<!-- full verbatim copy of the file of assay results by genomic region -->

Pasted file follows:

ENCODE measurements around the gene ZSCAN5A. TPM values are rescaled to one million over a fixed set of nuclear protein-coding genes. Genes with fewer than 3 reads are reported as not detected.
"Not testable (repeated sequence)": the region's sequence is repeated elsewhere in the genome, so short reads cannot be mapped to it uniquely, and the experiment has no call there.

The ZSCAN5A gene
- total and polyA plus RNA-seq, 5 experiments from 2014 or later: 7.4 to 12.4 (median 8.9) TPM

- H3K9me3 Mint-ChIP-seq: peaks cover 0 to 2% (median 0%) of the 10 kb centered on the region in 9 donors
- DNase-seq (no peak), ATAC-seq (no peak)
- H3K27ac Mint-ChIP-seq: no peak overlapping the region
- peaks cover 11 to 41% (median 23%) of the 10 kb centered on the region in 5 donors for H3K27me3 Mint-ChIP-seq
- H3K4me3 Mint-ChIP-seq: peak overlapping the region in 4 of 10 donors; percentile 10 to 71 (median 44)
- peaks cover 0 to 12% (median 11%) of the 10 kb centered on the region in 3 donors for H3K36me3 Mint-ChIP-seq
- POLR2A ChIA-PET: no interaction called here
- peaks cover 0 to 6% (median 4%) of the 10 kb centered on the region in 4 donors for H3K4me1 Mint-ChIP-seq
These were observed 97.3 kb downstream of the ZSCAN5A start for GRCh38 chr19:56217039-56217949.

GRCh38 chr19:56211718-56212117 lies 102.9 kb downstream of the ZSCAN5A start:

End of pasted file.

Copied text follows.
ENCODE measurements around the gene ZSCAN5A. TPM values are rescaled to one million over a fixed set of nuclear protein-coding genes. Genes with fewer than 3 reads are reported as not detected.
"Not testable (repeated sequence)": the region's sequence is repeated elsewhere in the genome, so short reads cannot be mapped to it uniquely, and the experiment has no call there.

The ZSCAN5A gene
- total and polyA plus RNA-seq, 5 experiments from 2014 or later: 7.4 to 12.4 (median 8.9) TPM

- H3K9me3 Mint-ChIP-seq: peaks cover 0 to 2% (median 0%) of the 10 kb centered on the region in 9 donors
- DNase-seq (no peak), ATAC-seq (no peak)
- H3K27ac Mint-ChIP-seq: no peak overlapping the region
- peaks cover 11 to 41% (median 23%) of the 10 kb centered on the region in 5 donors for H3K27me3 Mint-ChIP-seq
- H3K4me3 Mint-ChIP-seq: peak overlapping the region in 4 of 10 donors; percentile 10 to 71 (median 44)
- peaks cover 0 to 12% (median 11%) of the 10 kb centered on the region in 3 donors for H3K36me3 Mint-ChIP-seq
- POLR2A ChIA-PET: no interaction called here
- peaks cover 0 to 6% (median 4%) of the 10 kb centered on the region in 4 donors for H3K4me1 Mint-ChIP-seq
These were observed 97.3 kb downstream of the ZSCAN5A start for GRCh38 chr19:56217039-56217949.

GRCh38 chr19:56211718-56212117 lies 102.9 kb downstream of the ZSCAN5A start: